I asked Stephanie Monplaisir, a lawyer in our Personal Injury/Products Liability Section, to write this month on an important matter that involves children and automobile safety.
As a new Mom, I was overwhelmed with the amount of safety decisions I had to make for my baby before she even arrived! Will she sleep in a bassinet, in a crib, or in the bed with me? Do I put her on her back, on her stomach, or on her side to sleep? Should I breastfeed or bottlefeed? Are vaccinations safe, or do they cause long-term health problems? But none of these decisions compared to picking out a car seat.
My husband and I “test-drove” multiple car seat and stroller combinations. We looked at safety ratings and customer reviews. We tested the installation for ease and security. We experimented with how the car seats and strollers would fit with my body type. We thought we had all safety issues covered.
But, since becoming a Mom, I have learned that there is more to car seat safety than how it responds in a crash. In 2016, there have been at least 23 children who have died in hot cars. Janette Fennell, founder and president of KidsAndCars.org, said the number of hot car deaths started to rise in the 1990s when the law started requiring children to be placed in the back seat to avoid airbag injuries. In the last two decades, heatstroke deaths have fluctuated, with the highest being 49 deaths in 2010. States with warmer climates, like Alabama, experience more car deaths than States in colder climates.
There are several steps a parent can take to prevent hot car deaths. Parents should get into the habit of always opening their back doors when they leave the vehicle. For instance, I always put my purse in the back seat so that I have to open my back door before I go into work. I do this even when my baby girl is not with me. I also have my daycare worker call me if my baby has not arrived by her usual time.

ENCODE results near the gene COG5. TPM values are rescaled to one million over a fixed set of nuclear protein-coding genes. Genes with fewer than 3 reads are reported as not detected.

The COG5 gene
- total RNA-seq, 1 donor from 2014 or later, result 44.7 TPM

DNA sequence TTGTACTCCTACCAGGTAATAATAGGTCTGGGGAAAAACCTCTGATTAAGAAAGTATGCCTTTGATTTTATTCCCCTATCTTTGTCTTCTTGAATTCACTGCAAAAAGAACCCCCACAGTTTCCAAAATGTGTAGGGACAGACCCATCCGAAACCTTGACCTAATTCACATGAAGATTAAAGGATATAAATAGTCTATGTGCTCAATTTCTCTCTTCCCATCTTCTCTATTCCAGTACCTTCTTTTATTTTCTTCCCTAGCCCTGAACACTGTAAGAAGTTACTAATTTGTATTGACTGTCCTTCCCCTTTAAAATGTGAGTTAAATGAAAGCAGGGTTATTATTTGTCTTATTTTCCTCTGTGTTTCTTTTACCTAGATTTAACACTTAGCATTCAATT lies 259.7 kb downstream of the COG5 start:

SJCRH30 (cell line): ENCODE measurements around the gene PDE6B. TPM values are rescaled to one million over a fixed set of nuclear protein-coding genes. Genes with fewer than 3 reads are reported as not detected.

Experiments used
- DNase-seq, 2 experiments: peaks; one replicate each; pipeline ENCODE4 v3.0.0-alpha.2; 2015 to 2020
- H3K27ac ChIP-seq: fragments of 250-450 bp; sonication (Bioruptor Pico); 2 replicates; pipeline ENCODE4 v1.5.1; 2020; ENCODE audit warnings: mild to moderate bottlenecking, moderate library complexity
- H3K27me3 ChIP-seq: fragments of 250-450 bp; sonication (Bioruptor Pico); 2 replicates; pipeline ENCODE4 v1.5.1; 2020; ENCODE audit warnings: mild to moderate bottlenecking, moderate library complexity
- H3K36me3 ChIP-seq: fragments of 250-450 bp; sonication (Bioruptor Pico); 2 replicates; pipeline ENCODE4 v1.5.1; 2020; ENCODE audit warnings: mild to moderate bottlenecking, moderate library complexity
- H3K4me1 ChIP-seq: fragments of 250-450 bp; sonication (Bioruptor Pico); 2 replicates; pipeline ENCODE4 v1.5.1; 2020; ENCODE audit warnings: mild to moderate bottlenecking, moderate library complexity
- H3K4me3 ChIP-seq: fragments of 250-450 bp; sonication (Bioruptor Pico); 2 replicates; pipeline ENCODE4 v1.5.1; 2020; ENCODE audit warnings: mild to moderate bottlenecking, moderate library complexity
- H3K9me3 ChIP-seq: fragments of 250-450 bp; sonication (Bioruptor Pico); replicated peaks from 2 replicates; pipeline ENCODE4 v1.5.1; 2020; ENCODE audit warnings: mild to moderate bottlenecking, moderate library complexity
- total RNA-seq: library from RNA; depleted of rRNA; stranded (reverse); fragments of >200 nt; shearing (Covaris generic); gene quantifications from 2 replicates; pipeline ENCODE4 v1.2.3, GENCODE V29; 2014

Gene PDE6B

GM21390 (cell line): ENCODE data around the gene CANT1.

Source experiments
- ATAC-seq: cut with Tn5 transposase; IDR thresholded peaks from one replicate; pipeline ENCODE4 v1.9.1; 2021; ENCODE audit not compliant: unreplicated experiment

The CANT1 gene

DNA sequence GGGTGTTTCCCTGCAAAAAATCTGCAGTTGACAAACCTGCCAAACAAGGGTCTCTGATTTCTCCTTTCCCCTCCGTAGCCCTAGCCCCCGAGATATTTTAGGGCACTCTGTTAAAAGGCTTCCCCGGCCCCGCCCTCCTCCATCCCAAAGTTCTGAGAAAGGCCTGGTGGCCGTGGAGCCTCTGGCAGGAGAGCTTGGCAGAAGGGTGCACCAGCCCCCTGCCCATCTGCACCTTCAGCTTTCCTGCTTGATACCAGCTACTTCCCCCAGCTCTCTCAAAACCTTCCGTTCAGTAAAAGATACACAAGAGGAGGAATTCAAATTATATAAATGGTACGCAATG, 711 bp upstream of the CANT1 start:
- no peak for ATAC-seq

Technology can also help remind parents to look in the backseat. Evenflo Sensor Safe car seats contain a sensor on the car seat buckle that alerts the driver when the car turns off. General Motors will have as a standard feature in their 2017 GMC Acadia sport utility vehicle a system that monitors its rear doors to remind drivers who have just parked to check their rear seats if they’d opened rear doors at the start of their trip. It seems that awareness and education are key to preventing these tragic accidents.
If you need additional information on this subject, contact Stephanie at 800-898-2034 or by email at Stephanie.Monplaisir@beasleyallen.com.
Contact us today for a free legal consultation with an experienced attorney.
Fields marked *may be required for submission.
If you would like to subscribe to the Jere Beasley Report digital edition, simply visit our Subscriptions page and provide the necessary information or call us at 800-898-2034.
Attorney Advertising - Prior results do not guarantee a similar outcome.